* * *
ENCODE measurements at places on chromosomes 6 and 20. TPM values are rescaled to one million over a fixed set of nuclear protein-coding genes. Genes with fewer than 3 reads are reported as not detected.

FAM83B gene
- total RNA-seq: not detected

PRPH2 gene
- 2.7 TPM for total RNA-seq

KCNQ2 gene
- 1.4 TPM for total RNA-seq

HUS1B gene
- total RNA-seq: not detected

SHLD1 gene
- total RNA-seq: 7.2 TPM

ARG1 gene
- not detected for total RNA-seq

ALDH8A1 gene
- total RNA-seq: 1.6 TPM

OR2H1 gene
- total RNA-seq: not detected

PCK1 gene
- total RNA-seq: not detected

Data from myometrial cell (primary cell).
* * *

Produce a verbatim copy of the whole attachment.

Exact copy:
ENCODE measurements at places on chromosomes 6 and 20. TPM values are rescaled to one million over a fixed set of nuclear protein-coding genes. Genes with fewer than 3 reads are reported as not detected.

FAM83B gene
- total RNA-seq: not detected

PRPH2 gene
- 2.7 TPM for total RNA-seq

KCNQ2 gene
- 1.4 TPM for total RNA-seq

HUS1B gene
- total RNA-seq: not detected

SHLD1 gene
- total RNA-seq: 7.2 TPM

ARG1 gene
- not detected for total RNA-seq

ALDH8A1 gene
- total RNA-seq: 1.6 TPM

OR2H1 gene
- total RNA-seq: not detected

PCK1 gene
- total RNA-seq: not detected

Data from myometrial cell (primary cell).